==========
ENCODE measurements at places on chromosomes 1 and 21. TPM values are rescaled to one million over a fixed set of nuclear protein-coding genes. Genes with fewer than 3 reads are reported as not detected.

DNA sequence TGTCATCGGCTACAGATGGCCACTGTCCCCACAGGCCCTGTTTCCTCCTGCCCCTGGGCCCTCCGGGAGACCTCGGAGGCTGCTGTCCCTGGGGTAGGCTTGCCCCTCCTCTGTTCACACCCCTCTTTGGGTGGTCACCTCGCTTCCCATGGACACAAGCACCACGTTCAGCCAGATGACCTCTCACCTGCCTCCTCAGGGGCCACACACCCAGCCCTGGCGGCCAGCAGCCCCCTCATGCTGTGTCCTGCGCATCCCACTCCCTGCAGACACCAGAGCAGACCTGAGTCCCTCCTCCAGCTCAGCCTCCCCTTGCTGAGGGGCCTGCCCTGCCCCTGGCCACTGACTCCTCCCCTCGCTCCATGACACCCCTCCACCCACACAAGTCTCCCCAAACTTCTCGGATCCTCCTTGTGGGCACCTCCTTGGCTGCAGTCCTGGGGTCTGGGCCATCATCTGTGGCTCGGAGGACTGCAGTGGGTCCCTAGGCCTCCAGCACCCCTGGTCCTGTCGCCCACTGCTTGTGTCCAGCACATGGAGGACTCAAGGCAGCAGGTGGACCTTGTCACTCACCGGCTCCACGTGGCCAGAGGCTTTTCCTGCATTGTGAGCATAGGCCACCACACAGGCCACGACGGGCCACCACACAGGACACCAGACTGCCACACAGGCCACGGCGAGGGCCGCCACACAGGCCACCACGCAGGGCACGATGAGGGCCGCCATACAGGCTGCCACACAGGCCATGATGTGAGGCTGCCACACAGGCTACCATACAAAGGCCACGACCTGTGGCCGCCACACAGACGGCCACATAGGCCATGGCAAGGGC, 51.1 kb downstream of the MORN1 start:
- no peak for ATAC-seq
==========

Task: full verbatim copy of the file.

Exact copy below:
ENCODE measurements at places on chromosomes 1 and 21. TPM values are rescaled to one million over a fixed set of nuclear protein-coding genes. Genes with fewer than 3 reads are reported as not detected.

DNA sequence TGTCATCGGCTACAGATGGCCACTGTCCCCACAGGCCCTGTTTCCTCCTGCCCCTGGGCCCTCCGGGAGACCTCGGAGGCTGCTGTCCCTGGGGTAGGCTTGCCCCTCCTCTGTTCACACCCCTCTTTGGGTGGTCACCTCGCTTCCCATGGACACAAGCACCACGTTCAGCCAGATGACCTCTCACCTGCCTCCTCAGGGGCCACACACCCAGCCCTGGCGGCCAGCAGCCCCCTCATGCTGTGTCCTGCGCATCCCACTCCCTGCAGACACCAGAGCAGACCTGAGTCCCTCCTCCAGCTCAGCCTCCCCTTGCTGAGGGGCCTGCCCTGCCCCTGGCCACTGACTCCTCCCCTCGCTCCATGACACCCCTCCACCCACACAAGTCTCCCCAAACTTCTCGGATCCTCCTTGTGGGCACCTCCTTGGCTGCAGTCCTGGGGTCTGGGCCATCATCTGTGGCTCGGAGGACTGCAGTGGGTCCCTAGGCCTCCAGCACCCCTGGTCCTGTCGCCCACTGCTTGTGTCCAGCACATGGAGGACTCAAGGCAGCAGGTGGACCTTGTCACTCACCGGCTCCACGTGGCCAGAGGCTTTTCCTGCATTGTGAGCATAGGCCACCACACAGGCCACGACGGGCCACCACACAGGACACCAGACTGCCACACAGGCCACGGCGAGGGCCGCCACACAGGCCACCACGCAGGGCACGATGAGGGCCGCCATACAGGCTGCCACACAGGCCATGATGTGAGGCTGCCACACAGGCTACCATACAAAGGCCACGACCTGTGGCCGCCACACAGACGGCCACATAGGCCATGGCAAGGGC, 51.1 kb downstream of the MORN1 start:
- no peak for ATAC-seq